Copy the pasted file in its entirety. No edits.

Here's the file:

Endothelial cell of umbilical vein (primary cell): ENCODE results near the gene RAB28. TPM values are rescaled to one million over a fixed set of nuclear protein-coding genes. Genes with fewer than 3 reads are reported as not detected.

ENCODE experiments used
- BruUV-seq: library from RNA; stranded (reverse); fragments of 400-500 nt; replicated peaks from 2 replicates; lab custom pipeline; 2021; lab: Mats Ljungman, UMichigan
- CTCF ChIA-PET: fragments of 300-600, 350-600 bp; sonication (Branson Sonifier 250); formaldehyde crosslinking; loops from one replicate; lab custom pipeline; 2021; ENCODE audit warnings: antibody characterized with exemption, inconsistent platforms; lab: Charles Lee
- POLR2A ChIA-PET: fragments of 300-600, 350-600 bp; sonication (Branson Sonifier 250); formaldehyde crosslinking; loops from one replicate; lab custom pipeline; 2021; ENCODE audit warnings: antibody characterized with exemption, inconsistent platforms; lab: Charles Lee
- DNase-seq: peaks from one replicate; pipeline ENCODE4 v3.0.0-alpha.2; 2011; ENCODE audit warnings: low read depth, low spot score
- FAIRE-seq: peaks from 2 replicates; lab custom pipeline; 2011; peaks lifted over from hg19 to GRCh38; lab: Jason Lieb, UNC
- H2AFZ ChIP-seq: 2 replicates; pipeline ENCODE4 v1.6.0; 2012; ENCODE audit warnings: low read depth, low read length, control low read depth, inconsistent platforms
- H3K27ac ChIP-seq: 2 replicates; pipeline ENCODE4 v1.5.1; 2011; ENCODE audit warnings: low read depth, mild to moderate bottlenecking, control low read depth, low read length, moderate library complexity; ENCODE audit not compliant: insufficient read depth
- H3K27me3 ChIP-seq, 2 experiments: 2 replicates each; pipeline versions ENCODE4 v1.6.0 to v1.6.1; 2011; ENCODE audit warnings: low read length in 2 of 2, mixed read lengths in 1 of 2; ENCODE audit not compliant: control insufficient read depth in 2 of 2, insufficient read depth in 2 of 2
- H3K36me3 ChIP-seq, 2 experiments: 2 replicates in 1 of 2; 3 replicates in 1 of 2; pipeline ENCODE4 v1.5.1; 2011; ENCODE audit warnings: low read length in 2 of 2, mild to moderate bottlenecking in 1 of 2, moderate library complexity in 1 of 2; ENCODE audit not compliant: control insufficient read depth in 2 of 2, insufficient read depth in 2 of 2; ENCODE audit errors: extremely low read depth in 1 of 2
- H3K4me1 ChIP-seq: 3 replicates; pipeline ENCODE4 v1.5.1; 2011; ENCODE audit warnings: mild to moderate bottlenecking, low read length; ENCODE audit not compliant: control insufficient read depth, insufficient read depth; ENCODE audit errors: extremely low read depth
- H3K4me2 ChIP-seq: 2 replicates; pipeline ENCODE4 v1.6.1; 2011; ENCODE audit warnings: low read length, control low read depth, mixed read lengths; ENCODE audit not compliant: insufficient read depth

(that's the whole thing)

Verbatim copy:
Endothelial cell of umbilical vein (primary cell): ENCODE results near the gene RAB28. TPM values are rescaled to one million over a fixed set of nuclear protein-coding genes. Genes with fewer than 3 reads are reported as not detected.

ENCODE experiments used
- BruUV-seq: library from RNA; stranded (reverse); fragments of 400-500 nt; replicated peaks from 2 replicates; lab custom pipeline; 2021; lab: Mats Ljungman, UMichigan
- CTCF ChIA-PET: fragments of 300-600, 350-600 bp; sonication (Branson Sonifier 250); formaldehyde crosslinking; loops from one replicate; lab custom pipeline; 2021; ENCODE audit warnings: antibody characterized with exemption, inconsistent platforms; lab: Charles Lee
- POLR2A ChIA-PET: fragments of 300-600, 350-600 bp; sonication (Branson Sonifier 250); formaldehyde crosslinking; loops from one replicate; lab custom pipeline; 2021; ENCODE audit warnings: antibody characterized with exemption, inconsistent platforms; lab: Charles Lee
- DNase-seq: peaks from one replicate; pipeline ENCODE4 v3.0.0-alpha.2; 2011; ENCODE audit warnings: low read depth, low spot score
- FAIRE-seq: peaks from 2 replicates; lab custom pipeline; 2011; peaks lifted over from hg19 to GRCh38; lab: Jason Lieb, UNC
- H2AFZ ChIP-seq: 2 replicates; pipeline ENCODE4 v1.6.0; 2012; ENCODE audit warnings: low read depth, low read length, control low read depth, inconsistent platforms
- H3K27ac ChIP-seq: 2 replicates; pipeline ENCODE4 v1.5.1; 2011; ENCODE audit warnings: low read depth, mild to moderate bottlenecking, control low read depth, low read length, moderate library complexity; ENCODE audit not compliant: insufficient read depth
- H3K27me3 ChIP-seq, 2 experiments: 2 replicates each; pipeline versions ENCODE4 v1.6.0 to v1.6.1; 2011; ENCODE audit warnings: low read length in 2 of 2, mixed read lengths in 1 of 2; ENCODE audit not compliant: control insufficient read depth in 2 of 2, insufficient read depth in 2 of 2
- H3K36me3 ChIP-seq, 2 experiments: 2 replicates in 1 of 2; 3 replicates in 1 of 2; pipeline ENCODE4 v1.5.1; 2011; ENCODE audit warnings: low read length in 2 of 2, mild to moderate bottlenecking in 1 of 2, moderate library complexity in 1 of 2; ENCODE audit not compliant: control insufficient read depth in 2 of 2, insufficient read depth in 2 of 2; ENCODE audit errors: extremely low read depth in 1 of 2
- H3K4me1 ChIP-seq: 3 replicates; pipeline ENCODE4 v1.5.1; 2011; ENCODE audit warnings: mild to moderate bottlenecking, low read length; ENCODE audit not compliant: control insufficient read depth, insufficient read depth; ENCODE audit errors: extremely low read depth
- H3K4me2 ChIP-seq: 2 replicates; pipeline ENCODE4 v1.6.1; 2011; ENCODE audit warnings: low read length, control low read depth, mixed read lengths; ENCODE audit not compliant: insufficient read depth